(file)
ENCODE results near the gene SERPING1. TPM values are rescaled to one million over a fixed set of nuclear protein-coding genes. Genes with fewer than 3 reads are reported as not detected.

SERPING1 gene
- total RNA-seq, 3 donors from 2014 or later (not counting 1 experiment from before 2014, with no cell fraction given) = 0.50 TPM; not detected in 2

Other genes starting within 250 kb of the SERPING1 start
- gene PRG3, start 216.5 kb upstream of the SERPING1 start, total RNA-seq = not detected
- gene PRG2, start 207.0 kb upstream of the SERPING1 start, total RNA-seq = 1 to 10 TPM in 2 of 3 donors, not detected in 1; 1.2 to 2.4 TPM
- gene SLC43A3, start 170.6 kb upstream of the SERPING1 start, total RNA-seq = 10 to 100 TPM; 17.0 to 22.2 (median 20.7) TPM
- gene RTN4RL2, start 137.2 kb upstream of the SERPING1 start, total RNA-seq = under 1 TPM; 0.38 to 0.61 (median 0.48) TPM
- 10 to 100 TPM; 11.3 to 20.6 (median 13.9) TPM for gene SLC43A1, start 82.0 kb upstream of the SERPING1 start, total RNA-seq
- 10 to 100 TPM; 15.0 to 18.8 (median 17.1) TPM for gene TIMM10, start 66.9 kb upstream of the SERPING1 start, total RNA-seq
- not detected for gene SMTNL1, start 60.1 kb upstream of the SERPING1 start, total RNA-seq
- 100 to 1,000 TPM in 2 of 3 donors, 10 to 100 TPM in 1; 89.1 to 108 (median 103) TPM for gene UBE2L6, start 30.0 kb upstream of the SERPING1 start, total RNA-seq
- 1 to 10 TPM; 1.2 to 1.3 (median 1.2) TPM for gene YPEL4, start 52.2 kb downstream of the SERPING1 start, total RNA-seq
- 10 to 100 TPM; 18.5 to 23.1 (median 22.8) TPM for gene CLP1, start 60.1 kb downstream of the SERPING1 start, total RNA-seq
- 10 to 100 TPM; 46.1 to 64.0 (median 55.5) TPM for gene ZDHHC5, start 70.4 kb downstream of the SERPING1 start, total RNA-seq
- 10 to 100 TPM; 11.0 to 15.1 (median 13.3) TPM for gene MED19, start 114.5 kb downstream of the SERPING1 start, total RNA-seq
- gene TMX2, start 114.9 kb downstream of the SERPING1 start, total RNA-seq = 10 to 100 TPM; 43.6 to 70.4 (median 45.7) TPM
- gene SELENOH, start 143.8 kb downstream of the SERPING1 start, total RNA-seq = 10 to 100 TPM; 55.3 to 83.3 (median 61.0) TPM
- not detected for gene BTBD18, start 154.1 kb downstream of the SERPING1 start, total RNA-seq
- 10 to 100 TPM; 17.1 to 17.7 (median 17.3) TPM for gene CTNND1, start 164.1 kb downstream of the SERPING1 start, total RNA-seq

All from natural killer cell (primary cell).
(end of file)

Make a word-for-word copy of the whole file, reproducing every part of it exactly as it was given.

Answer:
ENCODE results near the gene SERPING1. TPM values are rescaled to one million over a fixed set of nuclear protein-coding genes. Genes with fewer than 3 reads are reported as not detected.

SERPING1 gene
- total RNA-seq, 3 donors from 2014 or later (not counting 1 experiment from before 2014, with no cell fraction given) = 0.50 TPM; not detected in 2

Other genes starting within 250 kb of the SERPING1 start
- gene PRG3, start 216.5 kb upstream of the SERPING1 start, total RNA-seq = not detected
- gene PRG2, start 207.0 kb upstream of the SERPING1 start, total RNA-seq = 1 to 10 TPM in 2 of 3 donors, not detected in 1; 1.2 to 2.4 TPM
- gene SLC43A3, start 170.6 kb upstream of the SERPING1 start, total RNA-seq = 10 to 100 TPM; 17.0 to 22.2 (median 20.7) TPM
- gene RTN4RL2, start 137.2 kb upstream of the SERPING1 start, total RNA-seq = under 1 TPM; 0.38 to 0.61 (median 0.48) TPM
- 10 to 100 TPM; 11.3 to 20.6 (median 13.9) TPM for gene SLC43A1, start 82.0 kb upstream of the SERPING1 start, total RNA-seq
- 10 to 100 TPM; 15.0 to 18.8 (median 17.1) TPM for gene TIMM10, start 66.9 kb upstream of the SERPING1 start, total RNA-seq
- not detected for gene SMTNL1, start 60.1 kb upstream of the SERPING1 start, total RNA-seq
- 100 to 1,000 TPM in 2 of 3 donors, 10 to 100 TPM in 1; 89.1 to 108 (median 103) TPM for gene UBE2L6, start 30.0 kb upstream of the SERPING1 start, total RNA-seq
- 1 to 10 TPM; 1.2 to 1.3 (median 1.2) TPM for gene YPEL4, start 52.2 kb downstream of the SERPING1 start, total RNA-seq
- 10 to 100 TPM; 18.5 to 23.1 (median 22.8) TPM for gene CLP1, start 60.1 kb downstream of the SERPING1 start, total RNA-seq
- 10 to 100 TPM; 46.1 to 64.0 (median 55.5) TPM for gene ZDHHC5, start 70.4 kb downstream of the SERPING1 start, total RNA-seq
- 10 to 100 TPM; 11.0 to 15.1 (median 13.3) TPM for gene MED19, start 114.5 kb downstream of the SERPING1 start, total RNA-seq
- gene TMX2, start 114.9 kb downstream of the SERPING1 start, total RNA-seq = 10 to 100 TPM; 43.6 to 70.4 (median 45.7) TPM
- gene SELENOH, start 143.8 kb downstream of the SERPING1 start, total RNA-seq = 10 to 100 TPM; 55.3 to 83.3 (median 61.0) TPM
- not detected for gene BTBD18, start 154.1 kb downstream of the SERPING1 start, total RNA-seq
- 10 to 100 TPM; 17.1 to 17.7 (median 17.3) TPM for gene CTNND1, start 164.1 kb downstream of the SERPING1 start, total RNA-seq

All from natural killer cell (primary cell).